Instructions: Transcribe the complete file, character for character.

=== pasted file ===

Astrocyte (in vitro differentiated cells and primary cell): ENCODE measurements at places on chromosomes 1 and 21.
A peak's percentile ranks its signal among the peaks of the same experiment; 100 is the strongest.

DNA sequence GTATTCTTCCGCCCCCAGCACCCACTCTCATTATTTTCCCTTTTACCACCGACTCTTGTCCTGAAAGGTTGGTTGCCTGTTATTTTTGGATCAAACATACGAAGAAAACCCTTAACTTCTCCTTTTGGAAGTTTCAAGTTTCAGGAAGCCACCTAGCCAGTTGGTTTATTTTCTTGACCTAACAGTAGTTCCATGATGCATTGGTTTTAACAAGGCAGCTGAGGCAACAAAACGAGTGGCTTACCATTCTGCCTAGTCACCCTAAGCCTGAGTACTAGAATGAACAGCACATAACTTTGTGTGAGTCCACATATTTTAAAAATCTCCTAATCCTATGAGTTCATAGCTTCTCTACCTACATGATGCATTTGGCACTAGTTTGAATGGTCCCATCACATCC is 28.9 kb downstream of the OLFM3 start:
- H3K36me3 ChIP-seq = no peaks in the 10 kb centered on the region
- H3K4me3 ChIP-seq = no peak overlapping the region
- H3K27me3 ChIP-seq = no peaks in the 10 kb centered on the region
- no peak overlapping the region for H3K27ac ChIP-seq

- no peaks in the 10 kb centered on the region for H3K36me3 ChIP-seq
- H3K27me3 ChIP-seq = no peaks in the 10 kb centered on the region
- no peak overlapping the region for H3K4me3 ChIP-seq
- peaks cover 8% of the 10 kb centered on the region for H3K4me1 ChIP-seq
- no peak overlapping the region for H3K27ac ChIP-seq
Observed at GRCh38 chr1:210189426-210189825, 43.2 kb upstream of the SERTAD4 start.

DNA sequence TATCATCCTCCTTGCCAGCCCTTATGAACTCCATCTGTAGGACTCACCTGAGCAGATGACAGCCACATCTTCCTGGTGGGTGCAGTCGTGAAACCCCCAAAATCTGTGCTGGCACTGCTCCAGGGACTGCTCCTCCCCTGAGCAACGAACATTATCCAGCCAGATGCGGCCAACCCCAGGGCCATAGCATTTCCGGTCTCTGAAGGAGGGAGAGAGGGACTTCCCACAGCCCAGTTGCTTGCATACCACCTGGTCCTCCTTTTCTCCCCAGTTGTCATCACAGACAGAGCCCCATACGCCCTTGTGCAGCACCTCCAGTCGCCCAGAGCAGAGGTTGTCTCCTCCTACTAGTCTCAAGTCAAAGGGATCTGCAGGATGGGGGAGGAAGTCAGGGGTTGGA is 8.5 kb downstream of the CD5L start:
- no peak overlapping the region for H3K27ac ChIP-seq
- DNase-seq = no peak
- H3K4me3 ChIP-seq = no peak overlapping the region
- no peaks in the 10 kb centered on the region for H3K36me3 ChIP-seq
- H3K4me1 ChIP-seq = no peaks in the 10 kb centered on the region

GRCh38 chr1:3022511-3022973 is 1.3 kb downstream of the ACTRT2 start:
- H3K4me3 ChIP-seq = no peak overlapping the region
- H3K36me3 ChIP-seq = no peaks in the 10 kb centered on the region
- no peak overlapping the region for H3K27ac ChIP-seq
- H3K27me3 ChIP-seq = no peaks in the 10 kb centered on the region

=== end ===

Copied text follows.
Astrocyte (in vitro differentiated cells and primary cell): ENCODE measurements at places on chromosomes 1 and 21.
A peak's percentile ranks its signal among the peaks of the same experiment; 100 is the strongest.

DNA sequence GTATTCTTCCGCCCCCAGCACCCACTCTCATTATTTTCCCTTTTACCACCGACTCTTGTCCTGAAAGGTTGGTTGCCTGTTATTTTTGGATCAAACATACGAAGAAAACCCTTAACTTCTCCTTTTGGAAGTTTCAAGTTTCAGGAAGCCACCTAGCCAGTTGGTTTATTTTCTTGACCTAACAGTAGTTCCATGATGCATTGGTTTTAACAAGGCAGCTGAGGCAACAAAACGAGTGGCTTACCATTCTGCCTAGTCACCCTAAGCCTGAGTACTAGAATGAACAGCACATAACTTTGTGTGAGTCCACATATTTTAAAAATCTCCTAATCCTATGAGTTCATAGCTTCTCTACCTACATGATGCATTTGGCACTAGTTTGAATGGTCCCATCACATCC is 28.9 kb downstream of the OLFM3 start:
- H3K36me3 ChIP-seq = no peaks in the 10 kb centered on the region
- H3K4me3 ChIP-seq = no peak overlapping the region
- H3K27me3 ChIP-seq = no peaks in the 10 kb centered on the region
- no peak overlapping the region for H3K27ac ChIP-seq

- no peaks in the 10 kb centered on the region for H3K36me3 ChIP-seq
- H3K27me3 ChIP-seq = no peaks in the 10 kb centered on the region
- no peak overlapping the region for H3K4me3 ChIP-seq
- peaks cover 8% of the 10 kb centered on the region for H3K4me1 ChIP-seq
- no peak overlapping the region for H3K27ac ChIP-seq
Observed at GRCh38 chr1:210189426-210189825, 43.2 kb upstream of the SERTAD4 start.

DNA sequence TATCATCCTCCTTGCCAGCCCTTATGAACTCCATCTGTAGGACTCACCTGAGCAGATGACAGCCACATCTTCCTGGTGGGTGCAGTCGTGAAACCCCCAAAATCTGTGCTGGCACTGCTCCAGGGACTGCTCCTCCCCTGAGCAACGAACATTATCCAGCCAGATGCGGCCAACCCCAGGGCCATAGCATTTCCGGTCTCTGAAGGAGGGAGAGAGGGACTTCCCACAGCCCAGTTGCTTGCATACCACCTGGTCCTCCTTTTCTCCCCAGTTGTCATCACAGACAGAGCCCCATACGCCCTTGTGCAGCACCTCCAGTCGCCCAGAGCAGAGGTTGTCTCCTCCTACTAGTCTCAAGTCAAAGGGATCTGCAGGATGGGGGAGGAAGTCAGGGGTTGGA is 8.5 kb downstream of the CD5L start:
- no peak overlapping the region for H3K27ac ChIP-seq
- DNase-seq = no peak
- H3K4me3 ChIP-seq = no peak overlapping the region
- no peaks in the 10 kb centered on the region for H3K36me3 ChIP-seq
- H3K4me1 ChIP-seq = no peaks in the 10 kb centered on the region

GRCh38 chr1:3022511-3022973 is 1.3 kb downstream of the ACTRT2 start:
- H3K4me3 ChIP-seq = no peak overlapping the region
- H3K36me3 ChIP-seq = no peaks in the 10 kb centered on the region
- no peak overlapping the region for H3K27ac ChIP-seq
- H3K27me3 ChIP-seq = no peaks in the 10 kb centered on the region